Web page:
The Next London Mayor Must Get Serious on Londons Capacity

Zac Goldsmith in the Telegraph

We need to ramp up our efforts to meet these housing challenges. And to do that, we need to consider planning, land and finance. Planning is a political problem, solved by a mayor working with local authorities.

There is no shortage of land. For one thing, a large portion of the Fifties and Sixties housing estates in London are reaching the end of their lives. There are 3,500 such estates in the capital: if only a fraction were redeveloped to produce low-rise, high-density streetscapes we would generate enough new housing to cater for our needs for many years. It would take time, and existing communities would need to be thoroughly on-board and protected.

But that’s just a start. The Mayor and Government have launched a land commission for London, to identify all publicly owned brownfield land. It is expected to uncover vast swaths of the capital that could be developed. We know, for example, that Transport for London alone owns the equivalent of 16 Hyde Parks.

Of course everyone says there is ‘more then enough’ bownfield land ‘ if only we can unlock it’ – the ability to get serious about unlocking it is a mark of whether you want to solve the housing crisis or merely make it worse by postponing tough decisions.

Take the Land Commission – the government should have been doing this for years through the National Land Use Database, and the fact that land is publicly owned does not mean it is suitable, available or viable.  Take the Tfl landholding, few public bodies are doing more to sweat their estate.  Their is no magical hidden capacity here just tracks, depots sidings and stations in the main.  Like everyone else who studies it there is capacity there but not enough.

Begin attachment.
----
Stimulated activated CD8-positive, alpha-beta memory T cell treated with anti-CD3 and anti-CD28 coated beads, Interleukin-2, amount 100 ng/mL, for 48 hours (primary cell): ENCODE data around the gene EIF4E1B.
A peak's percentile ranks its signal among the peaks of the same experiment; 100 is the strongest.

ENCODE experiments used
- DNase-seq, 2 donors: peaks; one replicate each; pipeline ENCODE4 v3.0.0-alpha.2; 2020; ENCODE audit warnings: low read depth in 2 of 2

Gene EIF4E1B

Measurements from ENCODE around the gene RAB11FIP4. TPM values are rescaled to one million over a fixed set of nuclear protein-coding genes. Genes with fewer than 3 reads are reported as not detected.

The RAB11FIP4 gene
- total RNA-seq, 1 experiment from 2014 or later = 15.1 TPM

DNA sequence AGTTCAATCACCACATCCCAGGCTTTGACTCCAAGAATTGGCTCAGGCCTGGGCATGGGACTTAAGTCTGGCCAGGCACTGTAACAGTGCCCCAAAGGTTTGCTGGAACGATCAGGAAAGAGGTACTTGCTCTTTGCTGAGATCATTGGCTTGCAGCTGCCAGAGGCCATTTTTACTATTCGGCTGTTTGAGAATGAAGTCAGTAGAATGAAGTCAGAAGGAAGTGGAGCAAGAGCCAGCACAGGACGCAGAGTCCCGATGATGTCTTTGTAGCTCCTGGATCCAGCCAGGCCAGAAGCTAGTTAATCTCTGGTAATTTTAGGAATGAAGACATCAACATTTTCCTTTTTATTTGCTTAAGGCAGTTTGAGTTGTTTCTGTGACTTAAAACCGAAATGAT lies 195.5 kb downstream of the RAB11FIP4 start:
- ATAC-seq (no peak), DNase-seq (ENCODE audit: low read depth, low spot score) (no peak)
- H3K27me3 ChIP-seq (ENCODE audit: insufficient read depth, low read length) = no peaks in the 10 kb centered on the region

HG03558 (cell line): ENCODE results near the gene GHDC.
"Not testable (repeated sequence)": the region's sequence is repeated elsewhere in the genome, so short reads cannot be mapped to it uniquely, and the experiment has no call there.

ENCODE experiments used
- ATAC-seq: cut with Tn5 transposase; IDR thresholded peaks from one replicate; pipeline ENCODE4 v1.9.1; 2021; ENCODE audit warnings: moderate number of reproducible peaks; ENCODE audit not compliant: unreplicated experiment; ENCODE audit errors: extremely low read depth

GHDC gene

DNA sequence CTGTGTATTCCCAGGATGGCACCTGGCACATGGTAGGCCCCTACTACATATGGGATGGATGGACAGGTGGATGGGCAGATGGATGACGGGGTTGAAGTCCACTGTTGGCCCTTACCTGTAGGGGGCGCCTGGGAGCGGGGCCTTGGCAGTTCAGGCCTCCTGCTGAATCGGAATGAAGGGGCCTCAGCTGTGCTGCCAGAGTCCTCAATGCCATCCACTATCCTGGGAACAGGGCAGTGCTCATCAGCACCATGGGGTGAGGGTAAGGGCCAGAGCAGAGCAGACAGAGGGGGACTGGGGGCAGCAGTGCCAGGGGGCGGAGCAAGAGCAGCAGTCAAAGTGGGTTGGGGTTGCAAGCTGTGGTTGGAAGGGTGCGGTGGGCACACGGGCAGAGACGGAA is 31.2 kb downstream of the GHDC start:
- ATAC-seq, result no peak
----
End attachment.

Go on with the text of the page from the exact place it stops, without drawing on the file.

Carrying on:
More promising is the post war estates.  Again when studied in detail they will dissappoint.  These are mostly wartime bomb sites and so small other than in the carpet bombed areas of south central and East London.   To redevelop areas of four storey housing you’ll be looking at 9-12 stormy development to be viable and probably 15 if you have to include sub basement parking to accommodate the extra units.  Hardly ‘low rise’  those Boroughs that are trying to do this, like Lambeth with the Cottomore Estate, are facing massive political opposition and charges of social clensing.  Without a massively publicly subsidise and centrally government subsidised bulldozer this will only at best deliver a few thousand extra units, and in the short run demolition driven strategies reduce capacity.

It is deeply dissappointing that London unlike every other major city in the UK is not having a mature and evidence driven debate about how much its housing need is and how much of it will overspill.  Largely because the Mayor of London is unique in not being bound by the discipline of a binding inspectors report requiring their plan to be sound.  When the new Mayor produces their revised London plan I expect to see a costed, programmed and outlines on a map programme for which sites are to be redeveloped at higher densities and where.  If not hes or she will just be adding to London’s housing backlog.


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